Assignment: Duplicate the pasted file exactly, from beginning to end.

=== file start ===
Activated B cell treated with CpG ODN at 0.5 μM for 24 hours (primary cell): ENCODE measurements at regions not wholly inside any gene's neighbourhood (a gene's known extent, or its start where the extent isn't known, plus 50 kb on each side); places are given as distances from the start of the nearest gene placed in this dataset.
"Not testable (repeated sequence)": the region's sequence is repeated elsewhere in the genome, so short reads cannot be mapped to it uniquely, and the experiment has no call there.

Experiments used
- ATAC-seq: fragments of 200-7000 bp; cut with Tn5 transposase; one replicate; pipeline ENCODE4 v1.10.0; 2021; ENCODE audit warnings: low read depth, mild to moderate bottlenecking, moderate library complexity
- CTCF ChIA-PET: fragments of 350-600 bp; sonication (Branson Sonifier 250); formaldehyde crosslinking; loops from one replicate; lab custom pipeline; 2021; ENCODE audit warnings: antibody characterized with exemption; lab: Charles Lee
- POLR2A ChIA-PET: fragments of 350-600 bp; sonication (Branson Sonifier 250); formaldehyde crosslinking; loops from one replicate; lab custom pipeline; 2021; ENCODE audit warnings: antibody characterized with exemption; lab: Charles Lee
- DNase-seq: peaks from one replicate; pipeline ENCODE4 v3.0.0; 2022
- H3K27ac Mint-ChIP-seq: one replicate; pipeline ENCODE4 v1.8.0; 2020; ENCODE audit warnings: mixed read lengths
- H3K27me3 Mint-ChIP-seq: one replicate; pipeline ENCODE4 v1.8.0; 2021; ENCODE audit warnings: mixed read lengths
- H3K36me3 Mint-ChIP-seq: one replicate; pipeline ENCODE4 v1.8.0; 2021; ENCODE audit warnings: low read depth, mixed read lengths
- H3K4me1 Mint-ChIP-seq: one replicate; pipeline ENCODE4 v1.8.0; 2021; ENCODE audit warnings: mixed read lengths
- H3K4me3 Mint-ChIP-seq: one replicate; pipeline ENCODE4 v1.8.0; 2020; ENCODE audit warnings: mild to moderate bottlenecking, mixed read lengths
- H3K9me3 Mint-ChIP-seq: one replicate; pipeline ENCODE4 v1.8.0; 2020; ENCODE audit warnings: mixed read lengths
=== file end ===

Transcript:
Activated B cell treated with CpG ODN at 0.5 μM for 24 hours (primary cell): ENCODE measurements at regions not wholly inside any gene's neighbourhood (a gene's known extent, or its start where the extent isn't known, plus 50 kb on each side); places are given as distances from the start of the nearest gene placed in this dataset.
"Not testable (repeated sequence)": the region's sequence is repeated elsewhere in the genome, so short reads cannot be mapped to it uniquely, and the experiment has no call there.

Experiments used
- ATAC-seq: fragments of 200-7000 bp; cut with Tn5 transposase; one replicate; pipeline ENCODE4 v1.10.0; 2021; ENCODE audit warnings: low read depth, mild to moderate bottlenecking, moderate library complexity
- CTCF ChIA-PET: fragments of 350-600 bp; sonication (Branson Sonifier 250); formaldehyde crosslinking; loops from one replicate; lab custom pipeline; 2021; ENCODE audit warnings: antibody characterized with exemption; lab: Charles Lee
- POLR2A ChIA-PET: fragments of 350-600 bp; sonication (Branson Sonifier 250); formaldehyde crosslinking; loops from one replicate; lab custom pipeline; 2021; ENCODE audit warnings: antibody characterized with exemption; lab: Charles Lee
- DNase-seq: peaks from one replicate; pipeline ENCODE4 v3.0.0; 2022
- H3K27ac Mint-ChIP-seq: one replicate; pipeline ENCODE4 v1.8.0; 2020; ENCODE audit warnings: mixed read lengths
- H3K27me3 Mint-ChIP-seq: one replicate; pipeline ENCODE4 v1.8.0; 2021; ENCODE audit warnings: mixed read lengths
- H3K36me3 Mint-ChIP-seq: one replicate; pipeline ENCODE4 v1.8.0; 2021; ENCODE audit warnings: low read depth, mixed read lengths
- H3K4me1 Mint-ChIP-seq: one replicate; pipeline ENCODE4 v1.8.0; 2021; ENCODE audit warnings: mixed read lengths
- H3K4me3 Mint-ChIP-seq: one replicate; pipeline ENCODE4 v1.8.0; 2020; ENCODE audit warnings: mild to moderate bottlenecking, mixed read lengths
- H3K9me3 Mint-ChIP-seq: one replicate; pipeline ENCODE4 v1.8.0; 2020; ENCODE audit warnings: mixed read lengths